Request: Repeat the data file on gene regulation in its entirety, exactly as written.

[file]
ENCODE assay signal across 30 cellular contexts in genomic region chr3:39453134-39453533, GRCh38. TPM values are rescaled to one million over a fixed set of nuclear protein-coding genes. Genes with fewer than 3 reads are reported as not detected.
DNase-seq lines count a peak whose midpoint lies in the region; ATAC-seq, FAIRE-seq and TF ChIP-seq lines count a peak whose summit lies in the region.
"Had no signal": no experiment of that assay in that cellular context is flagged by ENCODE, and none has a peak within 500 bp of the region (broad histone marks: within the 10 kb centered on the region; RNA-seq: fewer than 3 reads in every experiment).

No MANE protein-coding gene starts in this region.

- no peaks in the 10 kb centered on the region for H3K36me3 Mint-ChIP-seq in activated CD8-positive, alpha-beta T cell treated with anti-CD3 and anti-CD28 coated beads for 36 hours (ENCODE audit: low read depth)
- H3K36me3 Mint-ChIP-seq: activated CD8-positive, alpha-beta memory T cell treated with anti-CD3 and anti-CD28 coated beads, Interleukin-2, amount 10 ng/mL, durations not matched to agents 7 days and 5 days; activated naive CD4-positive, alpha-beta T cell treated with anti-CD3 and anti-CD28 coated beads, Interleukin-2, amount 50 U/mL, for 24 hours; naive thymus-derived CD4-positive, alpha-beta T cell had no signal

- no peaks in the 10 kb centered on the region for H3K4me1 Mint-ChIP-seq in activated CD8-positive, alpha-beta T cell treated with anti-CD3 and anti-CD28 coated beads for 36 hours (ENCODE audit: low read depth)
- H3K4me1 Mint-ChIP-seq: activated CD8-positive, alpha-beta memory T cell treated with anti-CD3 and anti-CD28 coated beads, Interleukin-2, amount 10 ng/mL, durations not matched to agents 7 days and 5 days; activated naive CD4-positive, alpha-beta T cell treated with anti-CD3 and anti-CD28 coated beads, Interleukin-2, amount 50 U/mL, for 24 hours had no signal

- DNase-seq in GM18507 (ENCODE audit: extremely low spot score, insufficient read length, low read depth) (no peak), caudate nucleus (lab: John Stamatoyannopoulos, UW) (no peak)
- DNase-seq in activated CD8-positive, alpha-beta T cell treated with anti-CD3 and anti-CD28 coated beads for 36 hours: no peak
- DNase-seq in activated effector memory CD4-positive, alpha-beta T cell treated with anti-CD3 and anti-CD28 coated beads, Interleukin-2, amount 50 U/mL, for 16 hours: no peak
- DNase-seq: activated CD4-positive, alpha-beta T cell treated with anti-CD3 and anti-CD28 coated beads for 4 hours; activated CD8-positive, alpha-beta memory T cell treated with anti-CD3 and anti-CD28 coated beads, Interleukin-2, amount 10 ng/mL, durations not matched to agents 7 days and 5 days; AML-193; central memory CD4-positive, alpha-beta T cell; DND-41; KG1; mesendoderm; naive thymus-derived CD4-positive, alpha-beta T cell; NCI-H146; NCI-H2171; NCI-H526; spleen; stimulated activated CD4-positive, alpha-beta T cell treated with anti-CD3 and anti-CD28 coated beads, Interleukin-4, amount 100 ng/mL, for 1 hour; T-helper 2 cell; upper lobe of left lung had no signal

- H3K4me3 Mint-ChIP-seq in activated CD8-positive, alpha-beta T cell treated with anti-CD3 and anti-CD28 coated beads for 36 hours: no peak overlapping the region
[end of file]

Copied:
ENCODE assay signal across 30 cellular contexts in genomic region chr3:39453134-39453533, GRCh38. TPM values are rescaled to one million over a fixed set of nuclear protein-coding genes. Genes with fewer than 3 reads are reported as not detected.
DNase-seq lines count a peak whose midpoint lies in the region; ATAC-seq, FAIRE-seq and TF ChIP-seq lines count a peak whose summit lies in the region.
"Had no signal": no experiment of that assay in that cellular context is flagged by ENCODE, and none has a peak within 500 bp of the region (broad histone marks: within the 10 kb centered on the region; RNA-seq: fewer than 3 reads in every experiment).

No MANE protein-coding gene starts in this region.

- no peaks in the 10 kb centered on the region for H3K36me3 Mint-ChIP-seq in activated CD8-positive, alpha-beta T cell treated with anti-CD3 and anti-CD28 coated beads for 36 hours (ENCODE audit: low read depth)
- H3K36me3 Mint-ChIP-seq: activated CD8-positive, alpha-beta memory T cell treated with anti-CD3 and anti-CD28 coated beads, Interleukin-2, amount 10 ng/mL, durations not matched to agents 7 days and 5 days; activated naive CD4-positive, alpha-beta T cell treated with anti-CD3 and anti-CD28 coated beads, Interleukin-2, amount 50 U/mL, for 24 hours; naive thymus-derived CD4-positive, alpha-beta T cell had no signal

- no peaks in the 10 kb centered on the region for H3K4me1 Mint-ChIP-seq in activated CD8-positive, alpha-beta T cell treated with anti-CD3 and anti-CD28 coated beads for 36 hours (ENCODE audit: low read depth)
- H3K4me1 Mint-ChIP-seq: activated CD8-positive, alpha-beta memory T cell treated with anti-CD3 and anti-CD28 coated beads, Interleukin-2, amount 10 ng/mL, durations not matched to agents 7 days and 5 days; activated naive CD4-positive, alpha-beta T cell treated with anti-CD3 and anti-CD28 coated beads, Interleukin-2, amount 50 U/mL, for 24 hours had no signal

- DNase-seq in GM18507 (ENCODE audit: extremely low spot score, insufficient read length, low read depth) (no peak), caudate nucleus (lab: John Stamatoyannopoulos, UW) (no peak)
- DNase-seq in activated CD8-positive, alpha-beta T cell treated with anti-CD3 and anti-CD28 coated beads for 36 hours: no peak
- DNase-seq in activated effector memory CD4-positive, alpha-beta T cell treated with anti-CD3 and anti-CD28 coated beads, Interleukin-2, amount 50 U/mL, for 16 hours: no peak
- DNase-seq: activated CD4-positive, alpha-beta T cell treated with anti-CD3 and anti-CD28 coated beads for 4 hours; activated CD8-positive, alpha-beta memory T cell treated with anti-CD3 and anti-CD28 coated beads, Interleukin-2, amount 10 ng/mL, durations not matched to agents 7 days and 5 days; AML-193; central memory CD4-positive, alpha-beta T cell; DND-41; KG1; mesendoderm; naive thymus-derived CD4-positive, alpha-beta T cell; NCI-H146; NCI-H2171; NCI-H526; spleen; stimulated activated CD4-positive, alpha-beta T cell treated with anti-CD3 and anti-CD28 coated beads, Interleukin-4, amount 100 ng/mL, for 1 hour; T-helper 2 cell; upper lobe of left lung had no signal

- H3K4me3 Mint-ChIP-seq in activated CD8-positive, alpha-beta T cell treated with anti-CD3 and anti-CD28 coated beads for 36 hours: no peak overlapping the region